The United States Tennis Association moved to the Louis Armstrong Stadium in Flushing Meadows-Corona Park in 1978. The stadium had been the Singer Bowl, built for the 1939 World's Fair. The annual united States Open Tennis Championships are held in the stadium every year.

The Urban Park Ranger force was established. The Rangers patrol parks and provide nature interpretation to park visitors in all five boroughs. They sponsor special programs such as Junior Rangers, nature trail design and maintenance projects, and environmental fairs.

As the city reentered the municipal bond market in 1981, Mayor Koch issued his first ten-year capital plan. The plan proposed a $750 million commitment to rebuild the city's parks. For the first time in years, the Parks Department was also building up its permanent work force, which had fallen to under 2,500 workers in 1980 from over 5,200 in 1965.

Another uniformed force, the Park Enforcement Patrol (PEP), joined the Rangers. PEP Officers are responsible for promoting proper use and enjoyment of parks by enforcing park rules and regulations as well as health, traffic and sanitation codes.

The Department of Parks & Recreation began to decentralize its administration. Borough commissioners were appointed by the Park Commissioner to manage agency operations locally, in cooperation with central administration in the Arsenal. Since 1984, all five boroughs have been administrated by borough park commissioners.

Newly appointed Parks & Recreation Commissioner Henry J. Stern established the "Greening Policy" for the Parks Department. Green spaces and tree were given new consideration and protection in an effort to revitalize the city's only living infrastructure: parks.

The Natural Resources Group (NRG) was established to develop management strategies aimed at preserving and protecting New York City's 7,000 acres of undeveloped natural forests and wetlands. NRG has since distinguished itself as an international leader in restoration ecology, research and parks management.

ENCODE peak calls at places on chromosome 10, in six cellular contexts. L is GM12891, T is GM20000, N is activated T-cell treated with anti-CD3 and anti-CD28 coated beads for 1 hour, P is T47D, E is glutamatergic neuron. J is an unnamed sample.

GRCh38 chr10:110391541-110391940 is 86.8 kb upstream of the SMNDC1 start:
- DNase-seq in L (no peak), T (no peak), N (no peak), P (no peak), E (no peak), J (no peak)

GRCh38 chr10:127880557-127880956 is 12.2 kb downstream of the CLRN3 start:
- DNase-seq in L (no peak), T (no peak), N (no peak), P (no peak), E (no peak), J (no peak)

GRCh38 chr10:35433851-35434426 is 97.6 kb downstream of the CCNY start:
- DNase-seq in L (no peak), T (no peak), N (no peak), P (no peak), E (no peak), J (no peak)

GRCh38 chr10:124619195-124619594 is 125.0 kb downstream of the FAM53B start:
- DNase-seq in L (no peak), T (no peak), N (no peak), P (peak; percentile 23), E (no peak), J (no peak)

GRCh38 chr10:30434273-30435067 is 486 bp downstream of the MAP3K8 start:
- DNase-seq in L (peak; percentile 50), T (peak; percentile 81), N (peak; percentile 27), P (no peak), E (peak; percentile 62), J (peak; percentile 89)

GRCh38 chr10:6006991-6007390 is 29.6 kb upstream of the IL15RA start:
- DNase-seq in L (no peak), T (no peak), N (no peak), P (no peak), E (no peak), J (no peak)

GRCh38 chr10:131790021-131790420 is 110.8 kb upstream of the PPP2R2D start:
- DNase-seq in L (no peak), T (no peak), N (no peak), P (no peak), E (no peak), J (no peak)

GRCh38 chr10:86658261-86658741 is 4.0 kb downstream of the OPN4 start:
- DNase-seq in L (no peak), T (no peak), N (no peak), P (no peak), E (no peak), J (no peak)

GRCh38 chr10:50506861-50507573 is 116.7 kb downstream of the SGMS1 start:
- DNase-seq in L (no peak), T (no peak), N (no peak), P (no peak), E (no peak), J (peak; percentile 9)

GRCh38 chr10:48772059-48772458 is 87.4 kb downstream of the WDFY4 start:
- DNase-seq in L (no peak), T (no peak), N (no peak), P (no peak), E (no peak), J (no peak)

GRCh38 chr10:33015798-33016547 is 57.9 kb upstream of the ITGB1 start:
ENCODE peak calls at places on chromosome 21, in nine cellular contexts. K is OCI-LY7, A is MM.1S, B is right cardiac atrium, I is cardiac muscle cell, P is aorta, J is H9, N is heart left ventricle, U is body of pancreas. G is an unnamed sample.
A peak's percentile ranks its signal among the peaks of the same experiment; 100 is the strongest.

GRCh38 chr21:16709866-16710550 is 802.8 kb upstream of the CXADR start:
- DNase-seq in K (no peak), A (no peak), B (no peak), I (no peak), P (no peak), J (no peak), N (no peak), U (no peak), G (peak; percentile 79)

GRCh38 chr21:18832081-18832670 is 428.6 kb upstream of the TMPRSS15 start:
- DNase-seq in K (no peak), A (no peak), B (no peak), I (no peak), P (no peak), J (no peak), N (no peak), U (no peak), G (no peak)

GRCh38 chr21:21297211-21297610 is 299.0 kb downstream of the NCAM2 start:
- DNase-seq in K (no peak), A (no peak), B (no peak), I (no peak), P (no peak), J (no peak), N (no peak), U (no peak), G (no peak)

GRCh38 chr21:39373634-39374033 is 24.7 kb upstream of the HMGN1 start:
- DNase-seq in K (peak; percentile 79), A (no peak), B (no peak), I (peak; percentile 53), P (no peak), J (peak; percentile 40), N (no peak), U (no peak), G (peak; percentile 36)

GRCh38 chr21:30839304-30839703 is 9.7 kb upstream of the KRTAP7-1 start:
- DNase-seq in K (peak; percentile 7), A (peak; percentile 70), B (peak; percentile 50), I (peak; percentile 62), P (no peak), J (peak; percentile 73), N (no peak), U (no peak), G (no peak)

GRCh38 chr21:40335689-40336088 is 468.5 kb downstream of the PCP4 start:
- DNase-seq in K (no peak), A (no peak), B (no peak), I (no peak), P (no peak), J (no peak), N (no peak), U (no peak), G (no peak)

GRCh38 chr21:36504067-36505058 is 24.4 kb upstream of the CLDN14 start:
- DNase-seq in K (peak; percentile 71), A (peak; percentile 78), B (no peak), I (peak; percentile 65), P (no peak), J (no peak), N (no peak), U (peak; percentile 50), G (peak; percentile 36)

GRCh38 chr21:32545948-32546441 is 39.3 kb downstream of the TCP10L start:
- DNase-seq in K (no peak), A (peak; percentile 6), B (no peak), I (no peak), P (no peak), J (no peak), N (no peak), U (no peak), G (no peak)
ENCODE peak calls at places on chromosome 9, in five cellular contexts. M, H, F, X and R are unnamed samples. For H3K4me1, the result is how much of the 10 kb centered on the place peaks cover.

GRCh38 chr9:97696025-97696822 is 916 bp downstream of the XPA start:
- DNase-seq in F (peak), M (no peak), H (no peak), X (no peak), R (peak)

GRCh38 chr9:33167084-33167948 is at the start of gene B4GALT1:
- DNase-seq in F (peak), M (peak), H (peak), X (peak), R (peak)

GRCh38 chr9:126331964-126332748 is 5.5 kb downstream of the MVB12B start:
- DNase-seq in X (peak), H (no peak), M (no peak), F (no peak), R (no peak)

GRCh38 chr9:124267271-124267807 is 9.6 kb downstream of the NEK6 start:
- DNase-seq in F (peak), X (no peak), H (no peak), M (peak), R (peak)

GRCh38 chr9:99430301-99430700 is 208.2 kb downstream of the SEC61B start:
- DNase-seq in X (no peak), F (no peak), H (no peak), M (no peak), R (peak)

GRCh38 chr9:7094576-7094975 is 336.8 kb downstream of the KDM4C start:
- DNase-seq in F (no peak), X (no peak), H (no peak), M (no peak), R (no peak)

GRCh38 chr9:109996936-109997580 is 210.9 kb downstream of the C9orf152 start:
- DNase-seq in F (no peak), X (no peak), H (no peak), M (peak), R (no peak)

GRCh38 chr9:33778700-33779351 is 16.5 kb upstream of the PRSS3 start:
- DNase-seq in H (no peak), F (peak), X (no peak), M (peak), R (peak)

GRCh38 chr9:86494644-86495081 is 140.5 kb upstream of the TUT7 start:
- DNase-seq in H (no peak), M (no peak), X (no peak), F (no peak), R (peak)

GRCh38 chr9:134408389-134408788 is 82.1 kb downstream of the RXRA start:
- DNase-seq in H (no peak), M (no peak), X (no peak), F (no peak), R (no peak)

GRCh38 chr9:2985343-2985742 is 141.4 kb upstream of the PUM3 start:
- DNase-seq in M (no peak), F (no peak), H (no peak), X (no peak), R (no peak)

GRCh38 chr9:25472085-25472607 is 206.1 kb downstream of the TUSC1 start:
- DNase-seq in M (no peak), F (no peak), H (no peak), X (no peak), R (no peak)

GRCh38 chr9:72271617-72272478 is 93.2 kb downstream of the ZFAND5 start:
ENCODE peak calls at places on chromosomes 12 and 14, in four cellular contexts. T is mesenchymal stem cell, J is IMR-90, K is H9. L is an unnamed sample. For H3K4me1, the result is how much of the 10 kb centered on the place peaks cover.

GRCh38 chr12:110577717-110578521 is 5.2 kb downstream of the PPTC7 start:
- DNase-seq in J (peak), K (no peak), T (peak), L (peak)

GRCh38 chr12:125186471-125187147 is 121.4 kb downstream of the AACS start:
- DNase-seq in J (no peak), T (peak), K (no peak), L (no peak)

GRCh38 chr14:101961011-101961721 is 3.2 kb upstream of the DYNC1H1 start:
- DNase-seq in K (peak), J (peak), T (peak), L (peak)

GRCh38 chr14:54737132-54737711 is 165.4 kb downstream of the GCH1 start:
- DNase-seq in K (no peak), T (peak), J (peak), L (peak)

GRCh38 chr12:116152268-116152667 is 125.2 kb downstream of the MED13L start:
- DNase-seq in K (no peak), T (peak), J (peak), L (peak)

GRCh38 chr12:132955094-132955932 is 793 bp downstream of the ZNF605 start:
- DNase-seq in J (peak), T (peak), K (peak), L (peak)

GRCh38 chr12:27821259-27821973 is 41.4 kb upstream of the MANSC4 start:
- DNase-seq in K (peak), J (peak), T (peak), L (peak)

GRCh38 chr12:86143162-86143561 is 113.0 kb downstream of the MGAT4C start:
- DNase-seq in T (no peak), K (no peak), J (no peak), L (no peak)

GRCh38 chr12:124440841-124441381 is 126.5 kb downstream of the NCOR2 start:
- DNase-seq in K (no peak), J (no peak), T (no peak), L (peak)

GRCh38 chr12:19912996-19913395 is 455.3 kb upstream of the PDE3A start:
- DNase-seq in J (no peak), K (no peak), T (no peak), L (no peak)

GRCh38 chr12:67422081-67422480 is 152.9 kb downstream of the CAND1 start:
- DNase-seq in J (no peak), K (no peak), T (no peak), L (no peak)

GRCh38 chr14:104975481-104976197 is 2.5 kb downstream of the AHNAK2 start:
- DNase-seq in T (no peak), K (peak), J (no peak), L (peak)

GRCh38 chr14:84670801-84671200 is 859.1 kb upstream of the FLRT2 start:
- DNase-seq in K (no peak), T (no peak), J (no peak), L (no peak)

The Neighborhood Park Restoration (NPR) program was initiated. NPR is the largest in-house restoration of local parks and playgrounds undertaken by the Parks Department since the 1930s. This intensive maintenance program employs crews of Parks Department craftsmen to rehabilitate neighborhood playgrounds before costly capital reconstruction becomes necessary. NPR is designed to revive parks and playgrounds and protect the capital investment made in them by deploying fixed post workers—parkies—at many restored sites.

The country's first completely accessible playground, the Playground for All Children, opened in Flushing Meadows-Corona Park in 1984. The play equipment and facilities at the playground are designed for use by disabled and able-bodied children.

For the first time park maintenance replaced police patrols as the number one priority of the city's 59 Community Boards. Out of 70 services provided by 22 city agencies, the maintenance and improvement of the city's parks and playgrounds were given first priority--even over uniformed services such as fire and police.

The city was host to the Centennial Celebration for the Statue of Liberty, one of the largest national celebrations of the century, during the Fourth of July weekend. Over six million visitors from all over the country and the world converged on New York, especially Battery Park, to wish the Lady of the Harbor a happy birthday. The Liberty Weekend concert on the Great Lawn in Central Park was an especially popular part of the celebration.

Bethesda Terrace, the architectural heart of Central Park, reopened after a $4 million restoration paid for by the city's capital budget. The Terrace's reopening marked an important milestone in the preservation of historic parks in New York, and is symbolic of the restoration of parks and playgrounds of all eras throughout the city. The resurgence of public concern for open, green spaces has lead to a new awareness of our park legacy, and has forged a renewed commitment to preserve it for future generations.

Adopt-A-Monument—a joint program of Parks & Recreation, the Municipal Art Society and the New York City Art Commission—was formed to solicit private contributions for conservation and maintenance of select monuments within Parks' vast collection of sculptures, fountains, and memorials. As of 1997, more than $1 million has been raised, and 36 monuments have been adopted and rescued from the ill effects of pollution, vandalism and age.

The Prospect Park Alliance was launched in 1987 as a non-profit support organization modelled after the Central Park Conservancy. The Alliance raises funds, underwrites visitor services and oversees this Brooklyn park's twenty year comprehensive restoration program.

Writer: Ethan Carr
Researcher: Catherine A. Christen